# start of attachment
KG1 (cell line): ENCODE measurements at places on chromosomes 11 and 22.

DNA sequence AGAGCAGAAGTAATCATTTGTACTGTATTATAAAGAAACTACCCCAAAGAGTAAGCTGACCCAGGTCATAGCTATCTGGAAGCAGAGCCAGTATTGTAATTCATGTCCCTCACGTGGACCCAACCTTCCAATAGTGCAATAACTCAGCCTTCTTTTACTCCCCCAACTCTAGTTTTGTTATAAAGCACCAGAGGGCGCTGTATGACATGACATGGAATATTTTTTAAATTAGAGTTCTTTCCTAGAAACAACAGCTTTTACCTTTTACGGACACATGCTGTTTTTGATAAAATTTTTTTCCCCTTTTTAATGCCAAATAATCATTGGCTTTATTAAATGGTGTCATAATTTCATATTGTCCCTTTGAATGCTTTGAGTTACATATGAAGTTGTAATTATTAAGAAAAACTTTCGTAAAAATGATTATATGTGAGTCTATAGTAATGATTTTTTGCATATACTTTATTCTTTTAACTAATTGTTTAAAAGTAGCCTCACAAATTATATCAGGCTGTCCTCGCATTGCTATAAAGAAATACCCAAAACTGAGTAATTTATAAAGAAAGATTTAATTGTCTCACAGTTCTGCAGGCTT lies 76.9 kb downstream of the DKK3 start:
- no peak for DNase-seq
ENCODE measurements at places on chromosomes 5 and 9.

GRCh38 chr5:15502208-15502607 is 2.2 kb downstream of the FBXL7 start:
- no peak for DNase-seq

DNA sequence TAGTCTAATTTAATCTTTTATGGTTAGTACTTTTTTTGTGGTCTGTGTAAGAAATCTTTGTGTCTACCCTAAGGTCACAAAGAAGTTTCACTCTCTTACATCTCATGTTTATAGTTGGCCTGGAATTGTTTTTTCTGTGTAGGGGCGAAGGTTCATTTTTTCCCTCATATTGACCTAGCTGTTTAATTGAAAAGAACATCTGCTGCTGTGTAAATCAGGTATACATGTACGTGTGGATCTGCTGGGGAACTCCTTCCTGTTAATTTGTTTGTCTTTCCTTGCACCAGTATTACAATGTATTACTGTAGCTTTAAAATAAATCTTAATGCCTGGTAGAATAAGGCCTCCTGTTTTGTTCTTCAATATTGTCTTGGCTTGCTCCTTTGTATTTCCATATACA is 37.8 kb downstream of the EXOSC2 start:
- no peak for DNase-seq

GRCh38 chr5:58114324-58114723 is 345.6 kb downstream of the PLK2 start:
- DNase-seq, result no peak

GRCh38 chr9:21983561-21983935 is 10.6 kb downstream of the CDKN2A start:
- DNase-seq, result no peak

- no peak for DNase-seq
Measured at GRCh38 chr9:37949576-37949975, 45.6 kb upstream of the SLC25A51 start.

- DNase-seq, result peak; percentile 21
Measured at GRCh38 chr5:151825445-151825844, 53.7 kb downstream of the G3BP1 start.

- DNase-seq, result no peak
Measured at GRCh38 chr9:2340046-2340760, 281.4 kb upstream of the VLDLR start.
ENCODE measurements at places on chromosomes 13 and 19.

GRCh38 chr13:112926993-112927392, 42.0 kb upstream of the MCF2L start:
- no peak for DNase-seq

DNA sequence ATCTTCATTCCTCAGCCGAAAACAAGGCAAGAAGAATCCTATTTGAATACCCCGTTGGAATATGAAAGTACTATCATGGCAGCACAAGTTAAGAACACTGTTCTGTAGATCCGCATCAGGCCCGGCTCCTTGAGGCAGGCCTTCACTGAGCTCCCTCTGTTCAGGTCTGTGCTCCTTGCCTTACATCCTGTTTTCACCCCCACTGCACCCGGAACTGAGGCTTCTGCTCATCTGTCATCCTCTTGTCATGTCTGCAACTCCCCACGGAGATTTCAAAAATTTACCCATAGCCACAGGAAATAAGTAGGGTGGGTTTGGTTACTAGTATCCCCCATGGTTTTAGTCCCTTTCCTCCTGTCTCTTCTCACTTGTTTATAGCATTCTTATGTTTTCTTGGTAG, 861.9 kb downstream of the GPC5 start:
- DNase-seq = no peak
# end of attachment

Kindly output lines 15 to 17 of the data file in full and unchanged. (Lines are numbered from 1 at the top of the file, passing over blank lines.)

- DNase-seq, result peak; percentile 21
Measured at GRCh38 chr5:151825445-151825844, 53.7 kb downstream of the G3BP1 start.

- DNase-seq, result no peak